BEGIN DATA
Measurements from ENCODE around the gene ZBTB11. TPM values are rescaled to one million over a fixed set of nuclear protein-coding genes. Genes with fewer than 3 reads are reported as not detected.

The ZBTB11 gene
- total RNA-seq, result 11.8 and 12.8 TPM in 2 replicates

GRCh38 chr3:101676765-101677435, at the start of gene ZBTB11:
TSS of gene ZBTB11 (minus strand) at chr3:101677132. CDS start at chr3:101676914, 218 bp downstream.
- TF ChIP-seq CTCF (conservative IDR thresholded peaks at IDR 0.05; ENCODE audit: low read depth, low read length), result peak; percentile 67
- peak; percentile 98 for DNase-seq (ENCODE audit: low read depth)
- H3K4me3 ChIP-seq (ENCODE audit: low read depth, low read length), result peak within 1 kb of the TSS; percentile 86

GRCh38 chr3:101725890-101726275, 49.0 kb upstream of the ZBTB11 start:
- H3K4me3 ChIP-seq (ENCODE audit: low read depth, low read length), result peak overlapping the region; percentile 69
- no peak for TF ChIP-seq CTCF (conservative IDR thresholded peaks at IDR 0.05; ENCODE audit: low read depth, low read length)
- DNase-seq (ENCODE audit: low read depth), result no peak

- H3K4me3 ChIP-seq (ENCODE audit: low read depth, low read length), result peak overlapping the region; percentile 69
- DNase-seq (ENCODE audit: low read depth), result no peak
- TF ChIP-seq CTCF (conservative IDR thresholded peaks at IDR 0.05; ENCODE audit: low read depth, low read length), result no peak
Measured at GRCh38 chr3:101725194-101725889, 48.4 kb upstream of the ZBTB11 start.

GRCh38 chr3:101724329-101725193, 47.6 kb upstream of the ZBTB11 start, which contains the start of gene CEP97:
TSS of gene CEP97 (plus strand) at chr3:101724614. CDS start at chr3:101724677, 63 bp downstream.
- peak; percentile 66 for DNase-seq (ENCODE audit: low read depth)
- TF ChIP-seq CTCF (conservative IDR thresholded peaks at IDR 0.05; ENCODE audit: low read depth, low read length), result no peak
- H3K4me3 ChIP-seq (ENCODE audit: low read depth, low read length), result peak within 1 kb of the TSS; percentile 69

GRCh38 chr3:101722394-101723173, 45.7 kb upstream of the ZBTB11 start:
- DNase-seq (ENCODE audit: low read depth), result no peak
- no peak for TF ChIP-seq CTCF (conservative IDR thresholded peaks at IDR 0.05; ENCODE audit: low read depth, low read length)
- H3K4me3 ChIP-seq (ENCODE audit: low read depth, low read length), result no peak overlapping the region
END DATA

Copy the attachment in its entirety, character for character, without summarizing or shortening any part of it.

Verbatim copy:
Measurements from ENCODE around the gene ZBTB11. TPM values are rescaled to one million over a fixed set of nuclear protein-coding genes. Genes with fewer than 3 reads are reported as not detected.

The ZBTB11 gene
- total RNA-seq, result 11.8 and 12.8 TPM in 2 replicates

GRCh38 chr3:101676765-101677435, at the start of gene ZBTB11:
TSS of gene ZBTB11 (minus strand) at chr3:101677132. CDS start at chr3:101676914, 218 bp downstream.
- TF ChIP-seq CTCF (conservative IDR thresholded peaks at IDR 0.05; ENCODE audit: low read depth, low read length), result peak; percentile 67
- peak; percentile 98 for DNase-seq (ENCODE audit: low read depth)
- H3K4me3 ChIP-seq (ENCODE audit: low read depth, low read length), result peak within 1 kb of the TSS; percentile 86

GRCh38 chr3:101725890-101726275, 49.0 kb upstream of the ZBTB11 start:
- H3K4me3 ChIP-seq (ENCODE audit: low read depth, low read length), result peak overlapping the region; percentile 69
- no peak for TF ChIP-seq CTCF (conservative IDR thresholded peaks at IDR 0.05; ENCODE audit: low read depth, low read length)
- DNase-seq (ENCODE audit: low read depth), result no peak

- H3K4me3 ChIP-seq (ENCODE audit: low read depth, low read length), result peak overlapping the region; percentile 69
- DNase-seq (ENCODE audit: low read depth), result no peak
- TF ChIP-seq CTCF (conservative IDR thresholded peaks at IDR 0.05; ENCODE audit: low read depth, low read length), result no peak
Measured at GRCh38 chr3:101725194-101725889, 48.4 kb upstream of the ZBTB11 start.

GRCh38 chr3:101724329-101725193, 47.6 kb upstream of the ZBTB11 start, which contains the start of gene CEP97:
TSS of gene CEP97 (plus strand) at chr3:101724614. CDS start at chr3:101724677, 63 bp downstream.
- peak; percentile 66 for DNase-seq (ENCODE audit: low read depth)
- TF ChIP-seq CTCF (conservative IDR thresholded peaks at IDR 0.05; ENCODE audit: low read depth, low read length), result no peak
- H3K4me3 ChIP-seq (ENCODE audit: low read depth, low read length), result peak within 1 kb of the TSS; percentile 69

GRCh38 chr3:101722394-101723173, 45.7 kb upstream of the ZBTB11 start:
- DNase-seq (ENCODE audit: low read depth), result no peak
- no peak for TF ChIP-seq CTCF (conservative IDR thresholded peaks at IDR 0.05; ENCODE audit: low read depth, low read length)
- H3K4me3 ChIP-seq (ENCODE audit: low read depth, low read length), result no peak overlapping the region